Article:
2. ^ Most of the information in this section comes from John McCormick, The Global Environmental Movement, London: John Wiley, 1995.
  3. ^ Walker, J. Samuel (2004). Three Mile Island: A Nuclear Crisis in Historical Perspective (Berkeley: University of California Press), pp. 10-11.
  4. ^ Interest Group Politics In America p. 149.
  5. ^ Social Protest and Policy Change p. 45.
  6. ^ Herman, Robin (September 24, 1979). "Nearly 200,000 Rally to Protest Nuclear Energy". New York Times: p. B1. 
  7. ^ 3. http://www.whitehouse.gov/issues/energy-and-environment
  8. ^ 2. http://envs.colorado.edu/undergrad_program/C71/Track%20A:%20Science%20&%20Policy/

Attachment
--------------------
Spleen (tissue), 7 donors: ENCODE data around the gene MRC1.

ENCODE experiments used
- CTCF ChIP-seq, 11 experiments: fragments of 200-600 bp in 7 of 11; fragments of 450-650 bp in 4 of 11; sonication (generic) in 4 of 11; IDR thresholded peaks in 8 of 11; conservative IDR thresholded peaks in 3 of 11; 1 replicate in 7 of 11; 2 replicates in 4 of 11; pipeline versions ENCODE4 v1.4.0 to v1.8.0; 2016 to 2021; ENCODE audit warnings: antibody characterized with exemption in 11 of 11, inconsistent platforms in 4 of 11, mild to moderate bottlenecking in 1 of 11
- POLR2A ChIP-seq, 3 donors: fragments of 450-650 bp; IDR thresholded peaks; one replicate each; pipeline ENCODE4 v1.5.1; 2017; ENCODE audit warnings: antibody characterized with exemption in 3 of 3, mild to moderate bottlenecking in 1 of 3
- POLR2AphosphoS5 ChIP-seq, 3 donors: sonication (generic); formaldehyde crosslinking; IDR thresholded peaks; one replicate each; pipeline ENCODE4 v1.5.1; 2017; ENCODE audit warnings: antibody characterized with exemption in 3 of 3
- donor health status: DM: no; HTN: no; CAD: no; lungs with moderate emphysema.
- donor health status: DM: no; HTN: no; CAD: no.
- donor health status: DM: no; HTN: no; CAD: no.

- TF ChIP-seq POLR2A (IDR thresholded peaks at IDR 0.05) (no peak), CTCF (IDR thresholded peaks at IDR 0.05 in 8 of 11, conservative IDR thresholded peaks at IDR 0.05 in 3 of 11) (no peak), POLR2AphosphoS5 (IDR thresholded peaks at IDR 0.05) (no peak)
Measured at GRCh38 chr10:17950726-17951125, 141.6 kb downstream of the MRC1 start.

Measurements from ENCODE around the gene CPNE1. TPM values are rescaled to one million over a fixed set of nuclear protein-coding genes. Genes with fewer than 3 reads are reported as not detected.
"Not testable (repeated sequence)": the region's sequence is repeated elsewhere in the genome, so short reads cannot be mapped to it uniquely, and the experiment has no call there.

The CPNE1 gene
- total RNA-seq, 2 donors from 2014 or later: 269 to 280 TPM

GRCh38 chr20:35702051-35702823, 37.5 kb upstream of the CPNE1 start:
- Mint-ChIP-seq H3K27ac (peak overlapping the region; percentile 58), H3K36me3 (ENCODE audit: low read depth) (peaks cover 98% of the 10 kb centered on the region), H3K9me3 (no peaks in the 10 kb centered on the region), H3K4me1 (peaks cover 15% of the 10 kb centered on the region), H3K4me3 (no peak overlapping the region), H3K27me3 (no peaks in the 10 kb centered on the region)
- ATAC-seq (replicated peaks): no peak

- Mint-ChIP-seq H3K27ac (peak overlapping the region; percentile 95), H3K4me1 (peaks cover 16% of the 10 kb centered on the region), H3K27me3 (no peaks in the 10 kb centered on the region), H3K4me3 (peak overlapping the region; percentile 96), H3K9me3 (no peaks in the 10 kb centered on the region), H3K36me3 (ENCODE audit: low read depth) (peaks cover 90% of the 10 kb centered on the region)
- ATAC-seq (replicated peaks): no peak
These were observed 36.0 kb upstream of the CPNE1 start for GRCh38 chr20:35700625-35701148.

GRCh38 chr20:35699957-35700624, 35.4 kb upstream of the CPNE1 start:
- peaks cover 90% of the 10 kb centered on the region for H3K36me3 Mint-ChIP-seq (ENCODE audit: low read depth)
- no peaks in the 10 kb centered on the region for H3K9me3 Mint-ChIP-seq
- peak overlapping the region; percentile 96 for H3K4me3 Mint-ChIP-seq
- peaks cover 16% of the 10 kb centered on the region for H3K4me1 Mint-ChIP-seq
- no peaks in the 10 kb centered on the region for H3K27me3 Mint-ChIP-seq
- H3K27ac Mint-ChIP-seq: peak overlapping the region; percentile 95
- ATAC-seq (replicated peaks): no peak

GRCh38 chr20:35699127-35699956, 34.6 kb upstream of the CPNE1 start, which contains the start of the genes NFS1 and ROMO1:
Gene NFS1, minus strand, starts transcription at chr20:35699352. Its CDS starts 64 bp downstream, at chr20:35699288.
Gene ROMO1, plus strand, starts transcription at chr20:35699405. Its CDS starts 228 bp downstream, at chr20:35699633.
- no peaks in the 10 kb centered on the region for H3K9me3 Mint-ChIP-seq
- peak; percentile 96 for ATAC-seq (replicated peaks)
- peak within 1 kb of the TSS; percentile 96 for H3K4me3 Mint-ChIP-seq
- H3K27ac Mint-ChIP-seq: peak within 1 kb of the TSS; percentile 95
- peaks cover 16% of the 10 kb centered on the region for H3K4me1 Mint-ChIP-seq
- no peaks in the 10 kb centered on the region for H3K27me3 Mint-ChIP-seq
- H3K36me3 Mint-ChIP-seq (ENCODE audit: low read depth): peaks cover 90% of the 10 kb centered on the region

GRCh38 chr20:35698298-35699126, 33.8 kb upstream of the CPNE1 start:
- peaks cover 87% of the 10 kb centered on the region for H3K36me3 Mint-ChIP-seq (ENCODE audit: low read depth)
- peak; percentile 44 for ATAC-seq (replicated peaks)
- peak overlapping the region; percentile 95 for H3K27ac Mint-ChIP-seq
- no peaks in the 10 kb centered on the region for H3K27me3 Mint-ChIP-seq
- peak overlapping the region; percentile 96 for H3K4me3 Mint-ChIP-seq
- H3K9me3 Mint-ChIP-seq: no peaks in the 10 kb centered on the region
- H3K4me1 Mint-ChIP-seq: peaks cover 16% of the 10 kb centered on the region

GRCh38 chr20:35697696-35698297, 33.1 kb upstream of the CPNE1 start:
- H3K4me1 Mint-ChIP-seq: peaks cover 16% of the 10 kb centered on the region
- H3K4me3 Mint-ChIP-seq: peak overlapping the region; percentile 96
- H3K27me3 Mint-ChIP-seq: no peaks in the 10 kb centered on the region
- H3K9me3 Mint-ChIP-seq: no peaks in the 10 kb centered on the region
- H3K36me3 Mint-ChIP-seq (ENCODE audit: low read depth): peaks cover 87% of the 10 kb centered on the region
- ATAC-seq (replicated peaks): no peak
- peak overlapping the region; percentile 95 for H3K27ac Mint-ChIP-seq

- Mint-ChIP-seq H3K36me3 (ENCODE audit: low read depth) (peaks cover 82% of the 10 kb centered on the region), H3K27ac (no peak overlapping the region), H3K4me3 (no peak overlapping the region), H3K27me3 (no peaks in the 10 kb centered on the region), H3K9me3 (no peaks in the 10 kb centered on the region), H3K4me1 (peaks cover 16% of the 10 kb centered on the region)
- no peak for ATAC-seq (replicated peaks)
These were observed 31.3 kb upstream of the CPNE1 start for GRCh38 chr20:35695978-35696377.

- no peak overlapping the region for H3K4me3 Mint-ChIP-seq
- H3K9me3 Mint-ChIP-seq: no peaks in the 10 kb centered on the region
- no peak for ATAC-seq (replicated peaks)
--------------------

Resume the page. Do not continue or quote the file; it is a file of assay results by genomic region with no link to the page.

9. ^ 1. http://www.sierraclub.org/sierra/200909/coolschools/top20.aspx
  10. ^ Uniting to Win: Labor-Environmental Alliances, by Dan Jakopovich
  11. ^ List of (incomplete) religious environmental organizations.
  12. ^ Biblical references related to environmentalism
  13. ^ a b Manes, Christopher, 1990. Green Rage: Radical Environmentalism and the Unmaking of Civilization, Boston: Little, Brown and Co.
  14. ^ A Brief Description of Radical Environmentalism, Jeff Luers, 4 Struggle Magazine, 26th September 2005.
  15. ^ David Adam, "Green idealists fail to make grade, says study," The Guardian, 2008-09-24

[edit] Further reading